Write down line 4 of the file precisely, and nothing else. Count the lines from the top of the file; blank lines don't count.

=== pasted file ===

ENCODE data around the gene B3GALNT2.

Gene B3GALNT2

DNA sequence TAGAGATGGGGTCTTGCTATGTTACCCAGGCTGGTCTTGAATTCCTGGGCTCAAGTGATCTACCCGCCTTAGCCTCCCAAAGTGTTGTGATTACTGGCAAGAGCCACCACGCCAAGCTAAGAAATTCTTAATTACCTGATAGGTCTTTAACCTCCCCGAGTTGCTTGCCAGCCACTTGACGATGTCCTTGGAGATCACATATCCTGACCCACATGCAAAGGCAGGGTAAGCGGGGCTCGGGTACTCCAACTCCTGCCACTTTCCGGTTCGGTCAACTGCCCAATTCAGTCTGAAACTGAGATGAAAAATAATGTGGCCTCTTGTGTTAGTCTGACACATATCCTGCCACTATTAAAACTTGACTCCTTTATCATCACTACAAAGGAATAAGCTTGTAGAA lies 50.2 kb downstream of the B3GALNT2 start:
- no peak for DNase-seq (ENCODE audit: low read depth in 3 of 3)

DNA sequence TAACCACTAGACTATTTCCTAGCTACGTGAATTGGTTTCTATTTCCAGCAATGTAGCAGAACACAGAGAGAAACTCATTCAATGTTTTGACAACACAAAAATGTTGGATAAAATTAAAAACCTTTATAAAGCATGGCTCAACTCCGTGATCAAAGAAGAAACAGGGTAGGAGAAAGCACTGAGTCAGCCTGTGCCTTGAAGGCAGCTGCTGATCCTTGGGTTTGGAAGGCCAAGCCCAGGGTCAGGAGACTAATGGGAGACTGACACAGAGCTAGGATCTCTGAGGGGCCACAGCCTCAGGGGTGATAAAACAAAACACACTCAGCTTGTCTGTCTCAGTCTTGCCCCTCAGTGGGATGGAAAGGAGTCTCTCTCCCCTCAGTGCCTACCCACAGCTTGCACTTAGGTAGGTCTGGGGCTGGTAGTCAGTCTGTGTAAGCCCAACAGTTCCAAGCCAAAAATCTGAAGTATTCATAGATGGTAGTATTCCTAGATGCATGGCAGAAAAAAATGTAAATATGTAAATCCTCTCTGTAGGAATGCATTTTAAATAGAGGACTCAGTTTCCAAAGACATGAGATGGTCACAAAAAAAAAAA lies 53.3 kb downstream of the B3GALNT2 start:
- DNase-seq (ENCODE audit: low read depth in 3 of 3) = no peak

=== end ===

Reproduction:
- no peak for DNase-seq (ENCODE audit: low read depth in 3 of 3)